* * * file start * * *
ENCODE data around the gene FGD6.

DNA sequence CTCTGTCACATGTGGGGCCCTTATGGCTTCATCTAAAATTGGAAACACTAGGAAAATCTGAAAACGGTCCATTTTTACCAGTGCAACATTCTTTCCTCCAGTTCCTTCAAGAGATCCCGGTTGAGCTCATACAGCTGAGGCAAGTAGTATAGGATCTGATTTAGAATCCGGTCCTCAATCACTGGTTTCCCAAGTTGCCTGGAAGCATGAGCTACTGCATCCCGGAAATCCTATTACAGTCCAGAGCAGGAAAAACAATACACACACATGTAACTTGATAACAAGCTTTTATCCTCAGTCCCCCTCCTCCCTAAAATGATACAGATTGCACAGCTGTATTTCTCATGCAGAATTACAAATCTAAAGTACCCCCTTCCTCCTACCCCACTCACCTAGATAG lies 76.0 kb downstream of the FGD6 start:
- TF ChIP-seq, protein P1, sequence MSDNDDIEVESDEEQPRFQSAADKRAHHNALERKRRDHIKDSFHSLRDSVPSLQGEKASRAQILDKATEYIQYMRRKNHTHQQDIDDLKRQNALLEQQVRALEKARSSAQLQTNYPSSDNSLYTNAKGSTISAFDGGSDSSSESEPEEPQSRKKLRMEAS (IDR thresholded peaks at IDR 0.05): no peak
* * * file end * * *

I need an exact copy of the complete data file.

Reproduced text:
ENCODE data around the gene FGD6.

DNA sequence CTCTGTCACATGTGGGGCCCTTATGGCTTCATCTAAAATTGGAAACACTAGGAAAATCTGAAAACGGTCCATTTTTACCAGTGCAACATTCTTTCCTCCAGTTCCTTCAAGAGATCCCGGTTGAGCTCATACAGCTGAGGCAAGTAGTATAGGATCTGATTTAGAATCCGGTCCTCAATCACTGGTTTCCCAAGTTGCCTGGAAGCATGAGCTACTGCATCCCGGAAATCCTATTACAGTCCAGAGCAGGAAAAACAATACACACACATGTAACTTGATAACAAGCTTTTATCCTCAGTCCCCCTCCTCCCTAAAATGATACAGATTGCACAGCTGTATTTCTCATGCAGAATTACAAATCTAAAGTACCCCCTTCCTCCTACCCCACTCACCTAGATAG lies 76.0 kb downstream of the FGD6 start:
- TF ChIP-seq, protein P1, sequence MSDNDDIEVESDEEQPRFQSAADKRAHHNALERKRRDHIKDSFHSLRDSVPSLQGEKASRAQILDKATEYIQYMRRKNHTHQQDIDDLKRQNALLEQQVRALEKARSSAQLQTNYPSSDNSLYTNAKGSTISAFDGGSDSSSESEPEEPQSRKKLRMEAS (IDR thresholded peaks at IDR 0.05): no peak